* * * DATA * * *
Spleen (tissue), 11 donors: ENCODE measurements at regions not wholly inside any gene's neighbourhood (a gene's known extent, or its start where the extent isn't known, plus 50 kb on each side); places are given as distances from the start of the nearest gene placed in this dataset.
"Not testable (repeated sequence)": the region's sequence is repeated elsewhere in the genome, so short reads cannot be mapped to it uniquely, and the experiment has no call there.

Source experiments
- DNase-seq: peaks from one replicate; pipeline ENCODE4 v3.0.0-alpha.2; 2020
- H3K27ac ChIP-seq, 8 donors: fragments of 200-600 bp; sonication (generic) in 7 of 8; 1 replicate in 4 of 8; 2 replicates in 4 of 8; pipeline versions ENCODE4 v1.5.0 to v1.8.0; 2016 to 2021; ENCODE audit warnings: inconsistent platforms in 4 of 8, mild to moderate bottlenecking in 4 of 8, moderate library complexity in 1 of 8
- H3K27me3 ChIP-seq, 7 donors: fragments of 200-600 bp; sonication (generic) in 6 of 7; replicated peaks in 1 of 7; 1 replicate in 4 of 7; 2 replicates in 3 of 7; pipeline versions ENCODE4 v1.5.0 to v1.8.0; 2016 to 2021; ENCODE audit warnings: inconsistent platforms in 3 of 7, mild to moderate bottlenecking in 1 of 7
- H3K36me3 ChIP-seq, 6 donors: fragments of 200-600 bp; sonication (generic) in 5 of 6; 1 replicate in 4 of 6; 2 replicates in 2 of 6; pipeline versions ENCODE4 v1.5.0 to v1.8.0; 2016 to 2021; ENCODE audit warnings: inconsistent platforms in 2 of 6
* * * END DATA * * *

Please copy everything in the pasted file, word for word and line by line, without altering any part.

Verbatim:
Spleen (tissue), 11 donors: ENCODE measurements at regions not wholly inside any gene's neighbourhood (a gene's known extent, or its start where the extent isn't known, plus 50 kb on each side); places are given as distances from the start of the nearest gene placed in this dataset.
"Not testable (repeated sequence)": the region's sequence is repeated elsewhere in the genome, so short reads cannot be mapped to it uniquely, and the experiment has no call there.

Source experiments
- DNase-seq: peaks from one replicate; pipeline ENCODE4 v3.0.0-alpha.2; 2020
- H3K27ac ChIP-seq, 8 donors: fragments of 200-600 bp; sonication (generic) in 7 of 8; 1 replicate in 4 of 8; 2 replicates in 4 of 8; pipeline versions ENCODE4 v1.5.0 to v1.8.0; 2016 to 2021; ENCODE audit warnings: inconsistent platforms in 4 of 8, mild to moderate bottlenecking in 4 of 8, moderate library complexity in 1 of 8
- H3K27me3 ChIP-seq, 7 donors: fragments of 200-600 bp; sonication (generic) in 6 of 7; replicated peaks in 1 of 7; 1 replicate in 4 of 7; 2 replicates in 3 of 7; pipeline versions ENCODE4 v1.5.0 to v1.8.0; 2016 to 2021; ENCODE audit warnings: inconsistent platforms in 3 of 7, mild to moderate bottlenecking in 1 of 7
- H3K36me3 ChIP-seq, 6 donors: fragments of 200-600 bp; sonication (generic) in 5 of 6; 1 replicate in 4 of 6; 2 replicates in 2 of 6; pipeline versions ENCODE4 v1.5.0 to v1.8.0; 2016 to 2021; ENCODE audit warnings: inconsistent platforms in 2 of 6